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December Book Group — Tuesday, December 9

Meeting Details:
BookThe Human Stain (2000) by Philip Roth (read to the end of the message to see books selected for the first 3 months of 2015)
Date: Tuesday, December 9th
Time: 3:30 p.m.
Location: Café In Boca al Lupo, Bonpland 1965 – Palermo (click here for map)
RSVPloucrie@yahoo.com (Julia)

Our Book Club will meet next on Tuesday, December 9th.

Come enjoy your afternoon coffee with us, and participate in a lively discussion with other BAIN members (feel free to join us even if you don’t manage to read this month’s book–it’s totally fine).
Please RSVP so we know how many to expect!
**I will call ahead to reserve the seating area on the top floor for us (by the bathrooms) so we don’t have to sit outside in the heat or next to the noisy fan.**
Amazon description of The Human Stain (2000) by Philip Roth.
 
It is 1998, the year in which America is whipped into a frenzy of prurience by the impeachment of a president, and in a small New England town, an aging classics professor, Coleman Silk, is forced to retire when his colleagues decree that he is a racist. The charge is a lie, but the real truth about Silk would have astonished his most virulent accuser. Coleman Silk has a secret. But it’s not the secret of his affair, at seventy-one, with Faunia Farley, a woman half his age with a savagely wrecked past–a part-time farmhand and a janitor at the college where, until recently, he was the powerful dean of faculty. And it’s not  the secret of Coleman’s alleged racism, which provoked the college witch-hunt that cost him his job and, to his mind, killed his wife. Nor is it the secret of misogyny, despite the best efforts of his ambitious young colleague, Professor Delphine Roux, to expose him as a fiend. Coleman’s secret has been kept for fifty years: from his wife, his four children, his colleagues, and his friends, including the writer Nathan Zuckerman, who sets out to understand how this eminent, upright man, esteemed as an educator for nearly all his life, had fabricated his identity and how that cannily controlled life came unraveled. Set in 1990s America, where conflicting moralities and ideological divisions are made manifest through public denunciation and rituals of purification, The Human Stain concludes Philip Roth’s eloquent trilogy of postwar American lives that are as tragically determined by the nation’s fate as by the “human stain” that so ineradicably marks human nature. This harrowing, deeply compassionate, and completely absorbing novel is a magnificent successor to his Vietnam-era novel, American Pastoral, and his McCarthy-era novel, I Married a Communist
The book, as always, is available electronically. (Click on title above for the kindle version on Amazon).
Please feel free to join us even if you don’t manage to read the book.
Upcoming books:
Thanks for your response to the online book survey!  Here are our next books according to the voting:
January 13: The Invention of Morel () by Adolfo Bioy Casares.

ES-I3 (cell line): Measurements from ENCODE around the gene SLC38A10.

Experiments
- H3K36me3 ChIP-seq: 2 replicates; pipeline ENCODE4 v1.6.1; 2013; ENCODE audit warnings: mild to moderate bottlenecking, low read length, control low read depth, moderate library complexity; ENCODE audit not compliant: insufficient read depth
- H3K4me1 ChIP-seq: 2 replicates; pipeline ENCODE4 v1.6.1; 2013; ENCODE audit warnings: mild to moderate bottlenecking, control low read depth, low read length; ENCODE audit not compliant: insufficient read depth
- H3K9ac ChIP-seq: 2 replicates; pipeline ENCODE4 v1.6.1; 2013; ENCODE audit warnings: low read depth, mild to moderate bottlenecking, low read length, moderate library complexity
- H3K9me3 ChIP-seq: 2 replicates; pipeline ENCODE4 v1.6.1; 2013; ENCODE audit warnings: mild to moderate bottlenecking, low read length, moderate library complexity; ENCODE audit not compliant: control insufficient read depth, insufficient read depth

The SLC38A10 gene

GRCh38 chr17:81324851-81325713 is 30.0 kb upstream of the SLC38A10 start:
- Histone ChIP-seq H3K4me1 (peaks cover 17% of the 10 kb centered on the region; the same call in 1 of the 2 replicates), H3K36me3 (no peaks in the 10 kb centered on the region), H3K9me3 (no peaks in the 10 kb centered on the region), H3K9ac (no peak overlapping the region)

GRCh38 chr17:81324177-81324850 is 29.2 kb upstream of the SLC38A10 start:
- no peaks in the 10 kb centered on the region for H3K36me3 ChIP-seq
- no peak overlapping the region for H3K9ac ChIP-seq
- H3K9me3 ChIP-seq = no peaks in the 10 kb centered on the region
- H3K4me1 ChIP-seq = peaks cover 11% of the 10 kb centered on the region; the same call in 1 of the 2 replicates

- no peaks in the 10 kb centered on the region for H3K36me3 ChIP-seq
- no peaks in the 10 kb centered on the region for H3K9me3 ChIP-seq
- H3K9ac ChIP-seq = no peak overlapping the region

Jorges Luis Borges declared The Invention of Morel a masterpiece of plotting, comparable to The Turn of the Screw and Journey to the Center of the Earth. Set on a mysterious island, Bioy’s novella is a story of suspense and exploration, as well as a wonderfully unlikely romance, in which every detail is at once crystal clear and deeply mysterious.
 
February 10: Fury (2001) by Salman Rushdie
“Life is fury. Fury-sexual, Oedipal, political, magical, brutal- drives us to our finest heights and coarsest depths. This is what we are, what we civilize ourselves to disguise-the terrifying human animal in us, the exalted, transcendent, self-destructive, untrammeled lord of creation. We raise each other to the heights of joy. We tear each other limb from bloody limb.” 
Malik Solanka, historian of ideas and dollmaker extraordinaire, steps out of his life one day, abandons his family without a word of explanation, and flees London for New York. There’s a fury within him, and he fears he has become dangerous to those he loves. He arrives in New York at a time of unprecedented plenty, in the highest hour of America’s wealth and power, seeking to “erase” himself. Eat me, America, he prays, and give me peace.
But fury is all around him. Cabdrivers spout invective. A serial killer is murdering women with a lump of concrete. The petty spats and bone-deep resentments of the metropolis engulf him. His own thoughts, emotions, and desires, meanwhile, are also running wild. A tall, green-eyed young blonde in a D’Angelo Voodoo baseball cap is in store for him. As is another woman, with whom he will fall in love and be drawn toward a different fury, whose roots lie on the far side of the world.
March 10:The Underground Girls of Kabul (2014) by Jenny Nordberg
In Afghanistan, a culture ruled almost entirely by men, the birth of a son is cause for celebration and the arrival of a daughter is often mourned as misfortune. A bacha posh (literally translated from Dari as “dressed up like a boy”) is a third kind of child – a girl temporarily raised as a boy and presented as such to the outside world. Jenny Nordberg, the reporter who broke the story of this phenomenon for the New York Times, constructs a powerful and moving account of those secretly living on the other side of a deeply segregated society where women have almost no rights and little freedom. 
**If anyone happens to have hard copies of any of the books, or is traveling and is willing to bring back copies for other members, please let us know either by email or at the next meeting**
If you have any questions about the titles or meetings of the Book Club, please contact me at loucrie@yahoo.com
See you in December!
Julia
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